• A new acute mental health unit at Sir Charles Gairdner Hospital will begin operations next month.
• The State Government has committed an additional six months of funding for an Indigenous health service in Mount Isa in north-west Queensland.
• In a new cancer trial, oncologists in the US will prescribe treatment based on the genetic mutations of a patient’s cancer, not the type of cancer itself.
The Health news on Health Professional Radio. Today is the 4th June 2015. Read by Rebecca Foster.
A new acute mental health unit at Sir Charles Gairdner Hospital will begin operations next month.
The $31 million unit was officially opened by Mental Health Minister Helen Morton …and will be the hospital’s first authorised facility to handle involuntary patients with complex, acute mental illnesses.
The new unit, to replace the hospital’s aging existing ward known as D20, will handle up to 700 patients a year, and has been purpose-built.
It is authorised to admit involuntary patients, streamlining the treatment of people with mental illnesses presenting at the Sir Charles Gairdner Hospital’s busy emergency department.
In the past, patients have had to wait more than 30 hours to be transferred to a secure facility like Graylands Hospital.
Ms Morton said the addition of the new mental health unit provided another important link in a chain of treatments for people with mental illness presenting at the hospital.
“It means that there is a complete throughput of services from the emergency department to the mental health observation unit, to the mental health unit, and being able to get that high level, secure care, if necessary, involuntary care,” she said.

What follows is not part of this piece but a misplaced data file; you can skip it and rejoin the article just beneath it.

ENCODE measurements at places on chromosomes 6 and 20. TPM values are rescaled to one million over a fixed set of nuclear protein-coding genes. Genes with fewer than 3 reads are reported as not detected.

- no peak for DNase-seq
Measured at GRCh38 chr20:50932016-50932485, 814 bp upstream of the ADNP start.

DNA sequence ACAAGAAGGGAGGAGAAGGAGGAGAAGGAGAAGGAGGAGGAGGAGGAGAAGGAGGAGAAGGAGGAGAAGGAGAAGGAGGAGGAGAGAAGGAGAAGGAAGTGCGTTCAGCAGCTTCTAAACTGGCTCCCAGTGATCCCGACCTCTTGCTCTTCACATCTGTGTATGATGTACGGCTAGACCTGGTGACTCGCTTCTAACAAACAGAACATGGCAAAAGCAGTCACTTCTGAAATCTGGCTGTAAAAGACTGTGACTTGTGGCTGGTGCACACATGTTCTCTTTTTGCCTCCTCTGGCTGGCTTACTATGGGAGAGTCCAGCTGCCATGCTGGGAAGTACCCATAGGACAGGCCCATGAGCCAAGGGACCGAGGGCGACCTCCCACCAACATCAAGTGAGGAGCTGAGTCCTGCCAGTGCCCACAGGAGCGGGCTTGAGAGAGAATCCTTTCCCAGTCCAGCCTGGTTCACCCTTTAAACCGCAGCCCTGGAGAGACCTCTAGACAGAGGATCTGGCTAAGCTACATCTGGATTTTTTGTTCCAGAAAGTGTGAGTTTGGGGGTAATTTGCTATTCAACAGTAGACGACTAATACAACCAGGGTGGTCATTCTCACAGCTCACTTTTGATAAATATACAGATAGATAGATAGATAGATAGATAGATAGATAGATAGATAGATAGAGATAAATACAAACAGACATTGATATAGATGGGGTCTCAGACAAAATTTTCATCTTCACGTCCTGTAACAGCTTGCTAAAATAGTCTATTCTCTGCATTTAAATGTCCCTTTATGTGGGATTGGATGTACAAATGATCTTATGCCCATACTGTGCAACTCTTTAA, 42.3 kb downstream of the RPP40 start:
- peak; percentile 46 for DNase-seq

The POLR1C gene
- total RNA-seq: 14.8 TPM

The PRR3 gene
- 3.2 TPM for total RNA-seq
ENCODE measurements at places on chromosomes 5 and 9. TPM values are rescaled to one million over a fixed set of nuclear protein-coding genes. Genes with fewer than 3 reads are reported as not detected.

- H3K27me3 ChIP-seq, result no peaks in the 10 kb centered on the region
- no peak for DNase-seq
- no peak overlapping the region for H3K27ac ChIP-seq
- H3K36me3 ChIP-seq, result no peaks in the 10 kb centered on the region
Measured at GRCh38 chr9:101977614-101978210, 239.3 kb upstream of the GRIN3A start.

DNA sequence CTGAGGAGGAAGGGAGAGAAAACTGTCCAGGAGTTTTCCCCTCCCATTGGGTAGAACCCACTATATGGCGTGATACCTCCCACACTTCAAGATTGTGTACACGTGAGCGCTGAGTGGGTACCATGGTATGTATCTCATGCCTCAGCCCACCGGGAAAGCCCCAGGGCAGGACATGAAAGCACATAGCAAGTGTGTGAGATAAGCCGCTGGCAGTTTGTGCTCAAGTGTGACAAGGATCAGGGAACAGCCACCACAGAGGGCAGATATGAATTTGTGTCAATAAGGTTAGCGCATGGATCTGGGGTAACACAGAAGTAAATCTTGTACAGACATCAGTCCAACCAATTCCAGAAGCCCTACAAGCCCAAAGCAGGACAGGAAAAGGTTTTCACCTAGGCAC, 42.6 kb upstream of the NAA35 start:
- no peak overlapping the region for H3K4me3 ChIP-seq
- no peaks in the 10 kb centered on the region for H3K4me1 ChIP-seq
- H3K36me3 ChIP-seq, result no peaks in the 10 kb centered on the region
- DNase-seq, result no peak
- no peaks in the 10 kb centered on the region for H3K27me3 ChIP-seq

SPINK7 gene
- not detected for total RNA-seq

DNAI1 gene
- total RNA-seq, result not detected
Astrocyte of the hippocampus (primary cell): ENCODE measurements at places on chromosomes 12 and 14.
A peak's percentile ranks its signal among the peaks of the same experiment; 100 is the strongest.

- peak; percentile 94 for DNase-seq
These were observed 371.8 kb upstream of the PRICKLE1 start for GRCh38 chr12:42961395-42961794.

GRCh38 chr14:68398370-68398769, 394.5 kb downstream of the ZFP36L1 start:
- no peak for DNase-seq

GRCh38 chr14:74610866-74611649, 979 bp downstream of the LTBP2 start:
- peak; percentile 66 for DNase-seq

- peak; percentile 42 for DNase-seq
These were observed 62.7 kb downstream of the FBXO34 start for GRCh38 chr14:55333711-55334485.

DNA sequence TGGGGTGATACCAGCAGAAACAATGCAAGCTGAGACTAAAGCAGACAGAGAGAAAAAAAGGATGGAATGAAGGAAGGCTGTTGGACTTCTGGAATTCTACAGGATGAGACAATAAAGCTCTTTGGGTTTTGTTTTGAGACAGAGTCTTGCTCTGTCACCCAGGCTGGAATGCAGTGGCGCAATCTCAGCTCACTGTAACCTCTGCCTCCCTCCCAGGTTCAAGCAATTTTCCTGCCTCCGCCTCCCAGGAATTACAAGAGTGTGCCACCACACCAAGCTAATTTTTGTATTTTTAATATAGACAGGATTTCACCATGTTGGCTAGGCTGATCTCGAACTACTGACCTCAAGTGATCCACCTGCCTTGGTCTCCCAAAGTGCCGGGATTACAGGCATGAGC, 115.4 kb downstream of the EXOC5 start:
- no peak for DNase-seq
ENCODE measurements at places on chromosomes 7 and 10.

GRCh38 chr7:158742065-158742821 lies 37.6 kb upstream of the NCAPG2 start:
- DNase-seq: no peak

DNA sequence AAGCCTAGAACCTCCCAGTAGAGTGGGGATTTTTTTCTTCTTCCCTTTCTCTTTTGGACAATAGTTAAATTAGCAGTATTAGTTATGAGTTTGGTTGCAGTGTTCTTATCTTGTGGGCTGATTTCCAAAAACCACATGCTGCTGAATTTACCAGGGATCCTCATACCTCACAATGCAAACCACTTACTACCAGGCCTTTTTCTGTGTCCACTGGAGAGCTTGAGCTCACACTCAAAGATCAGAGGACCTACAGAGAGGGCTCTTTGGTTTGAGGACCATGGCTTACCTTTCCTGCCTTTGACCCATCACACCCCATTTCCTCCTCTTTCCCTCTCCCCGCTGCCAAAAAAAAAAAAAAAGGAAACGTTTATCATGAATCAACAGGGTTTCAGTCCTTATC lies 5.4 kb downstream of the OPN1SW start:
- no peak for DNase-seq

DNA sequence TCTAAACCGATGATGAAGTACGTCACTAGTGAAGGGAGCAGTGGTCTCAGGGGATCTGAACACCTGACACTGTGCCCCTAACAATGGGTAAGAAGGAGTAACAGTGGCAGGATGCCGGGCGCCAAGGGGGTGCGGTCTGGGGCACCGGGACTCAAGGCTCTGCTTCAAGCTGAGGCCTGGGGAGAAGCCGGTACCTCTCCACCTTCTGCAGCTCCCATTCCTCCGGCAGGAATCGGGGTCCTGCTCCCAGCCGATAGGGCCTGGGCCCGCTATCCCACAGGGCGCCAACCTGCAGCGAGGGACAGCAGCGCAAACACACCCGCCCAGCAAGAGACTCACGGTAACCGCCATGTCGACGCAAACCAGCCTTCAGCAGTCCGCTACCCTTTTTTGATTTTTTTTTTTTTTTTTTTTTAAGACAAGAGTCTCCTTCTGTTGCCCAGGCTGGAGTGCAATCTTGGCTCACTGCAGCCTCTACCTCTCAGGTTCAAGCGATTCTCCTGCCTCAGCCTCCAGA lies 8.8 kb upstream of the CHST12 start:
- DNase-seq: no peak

Inside the mental health unit, patients have access to a secure outdoor recreation area, a gym and dining areas.
Every area of the facility has been designed to prevent self-harm and protect patient safety.
Ms Morton said the new unit was the latest in a series of improved mental health services and facilities.
A mental health observation area established at hospital allowed patients to remain for up to 72 hours after their initial treatment in the emergency department, and improved inter-hospital transport had dramatically reduced the 30 hour waiting times for mental health patients.
The State Government has committed an additional six months of funding for an Indigenous health service in Mount Isa in north-west Queensland.
The Ngukuthati Children and Family Centre was tipped to close at the end of this month, due to a lack of financial support.
Manager Monica Thomas said she was relieved funding had been secured until the end of the year but said she was still concerned about the longer term future.
“It honestly feels like a stay of execution because this has now been going on for nearly 18 months,” she said.
“They were funded till June 2014 … 12 month extension till June 2015 … six months extensions … it means we can continue operating, it’s not ideal though.
“Everyone, especially in remote communities, needs more than six months’ job security.”
She said she was grateful for the Government’s renewed support but said it was not enough.
“The issues that we’re dealing with in our communities didn’t develop in six months, they’re generational,” she said.
In a new cancer trial, oncologists in the US will prescribe treatment based on the genetic mutations of a patient’s cancer, not the type of cancer itself.
National Cancer Institute (NCI), based in the US, announced the trial at the American Society of Clinical Oncology annual meeting in Chicago.
“This is really the first time in a very large way that patients will be screened for mutation irrespective of the site of origin of their tumour,” NCI deputy director James Doroshow said.
“And feed it with a drug that is presumed to be effective against that particularly molecular change.”
NCI said the trial would involve around 1,000 patients who have cancer in advanced stages and who have already tried standard treatments such as chemotherapy.
They will either be given experimental drugs not available on the market, or medicine approved by the US Food and Drugs Administration (FDA) that is currently used for other purposes.
Dr Doroshow said they expected to find new mutations that have never been described before in diseases.
The trial is described as a form of “precision medicine” in which therapies and preventative measures are more tailored to the individual patient.
Researchers say the trial will help determine some of the benefits of precision medicine for cancer patients.
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